Thomas Cook & Son, the century-old company whose name was once synonymous with tours from Abyssinia to Zanzibar, is hitching a new wagon to its caravan of services.

Its North American affiliate, Thomas Cook Inc., last week launched wholesale foreign currency operations in New York. Cook will buy and sell all foreign currencies, from the pound sterling to the high-risk Nicaraguan cordoba, which the new government of that country recently recalled.

Its chief customers will be American banks, particularly the 4,000 or more that sell Cook's Travelers Cheques. Its chief competitors will be established dealers such as Deak-Perera, Republic National Bank and Manfra, Tordella & Brookes. Deak, the largest, exchanges more than $2 billion in currency annually. Unlike Deak, Cook won't offer its service to the general public.

"We expect to give them a good run for the money," said Joe Chernowski, director of the foreign currency exchange division, adding that the company was just formalizing what it has been doing informally for more than 100 years. The first Cook tour took place in 1845 and, by 1874, the company was issuing its Travelers Cheques and changing money for far-flung Englishment and others.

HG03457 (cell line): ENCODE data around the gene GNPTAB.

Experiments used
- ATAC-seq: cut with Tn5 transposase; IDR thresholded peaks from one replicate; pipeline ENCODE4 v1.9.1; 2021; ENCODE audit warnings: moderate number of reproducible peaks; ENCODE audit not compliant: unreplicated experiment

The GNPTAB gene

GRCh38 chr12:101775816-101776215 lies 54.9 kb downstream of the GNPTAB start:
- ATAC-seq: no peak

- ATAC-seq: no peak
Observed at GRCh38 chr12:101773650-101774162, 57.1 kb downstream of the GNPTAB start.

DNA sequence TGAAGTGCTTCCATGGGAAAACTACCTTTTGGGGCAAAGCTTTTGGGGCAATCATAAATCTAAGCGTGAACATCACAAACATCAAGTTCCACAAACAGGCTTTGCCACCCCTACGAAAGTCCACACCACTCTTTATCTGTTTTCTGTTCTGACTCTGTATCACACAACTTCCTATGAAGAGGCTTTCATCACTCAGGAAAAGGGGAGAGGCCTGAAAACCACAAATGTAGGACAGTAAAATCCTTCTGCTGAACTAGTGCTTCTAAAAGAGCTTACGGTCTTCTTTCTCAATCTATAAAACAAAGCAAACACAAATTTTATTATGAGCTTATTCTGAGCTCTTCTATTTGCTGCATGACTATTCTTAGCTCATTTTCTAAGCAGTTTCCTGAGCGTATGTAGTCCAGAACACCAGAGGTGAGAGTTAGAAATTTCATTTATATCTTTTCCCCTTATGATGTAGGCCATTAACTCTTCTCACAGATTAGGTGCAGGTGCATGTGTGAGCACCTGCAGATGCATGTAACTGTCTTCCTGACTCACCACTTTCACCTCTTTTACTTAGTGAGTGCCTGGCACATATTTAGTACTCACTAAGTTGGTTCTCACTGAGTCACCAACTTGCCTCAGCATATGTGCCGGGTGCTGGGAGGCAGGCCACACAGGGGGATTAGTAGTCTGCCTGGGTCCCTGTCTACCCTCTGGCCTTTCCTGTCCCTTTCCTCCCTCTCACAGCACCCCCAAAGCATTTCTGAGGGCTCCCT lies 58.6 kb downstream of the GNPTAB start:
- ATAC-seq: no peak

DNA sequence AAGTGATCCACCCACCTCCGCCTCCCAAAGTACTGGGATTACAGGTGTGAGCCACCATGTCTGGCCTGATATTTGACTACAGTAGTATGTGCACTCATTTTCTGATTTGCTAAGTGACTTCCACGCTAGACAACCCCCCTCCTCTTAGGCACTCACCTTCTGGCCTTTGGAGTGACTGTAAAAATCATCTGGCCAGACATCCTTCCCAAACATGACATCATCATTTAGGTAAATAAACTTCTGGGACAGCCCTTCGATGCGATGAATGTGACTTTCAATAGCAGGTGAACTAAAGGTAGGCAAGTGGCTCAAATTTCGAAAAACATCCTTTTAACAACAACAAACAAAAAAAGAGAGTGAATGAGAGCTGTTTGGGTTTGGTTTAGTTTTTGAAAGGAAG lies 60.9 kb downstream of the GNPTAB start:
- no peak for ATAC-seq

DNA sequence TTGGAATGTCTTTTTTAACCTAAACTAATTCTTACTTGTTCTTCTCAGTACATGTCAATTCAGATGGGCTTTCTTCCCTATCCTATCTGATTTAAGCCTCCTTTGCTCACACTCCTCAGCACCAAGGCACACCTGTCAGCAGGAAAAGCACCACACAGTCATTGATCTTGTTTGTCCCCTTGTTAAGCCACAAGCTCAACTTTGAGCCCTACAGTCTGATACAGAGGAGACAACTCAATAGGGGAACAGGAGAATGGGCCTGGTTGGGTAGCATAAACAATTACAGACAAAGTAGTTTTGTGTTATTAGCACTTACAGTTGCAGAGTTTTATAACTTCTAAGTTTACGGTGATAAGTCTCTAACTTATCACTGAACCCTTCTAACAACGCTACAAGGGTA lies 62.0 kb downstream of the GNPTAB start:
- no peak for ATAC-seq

Cook has been operating currency exchange offices in London for 15 years and in Paris for a decade. Chernowski said this was a propitious time to establish an exchange here because "there is a heightened awareness (by Americans) of foreign exchange dealings now that the dollar is not the almighty instrument it used to be."

Nevertheless, he expects more transactions will involve travel, with only a negligible number for investment purposes.

Foreign tourists, moreover, are not as "plastic-oriented" as Americans, he continued. So Cook intends to provide an outlet for U.S. banks to sell their excess foreign currencies.

The new service will operate out of Thomas Cook headquarters in New York. Transactions can be made on a toll-free line at a guaranteed rate on the spot.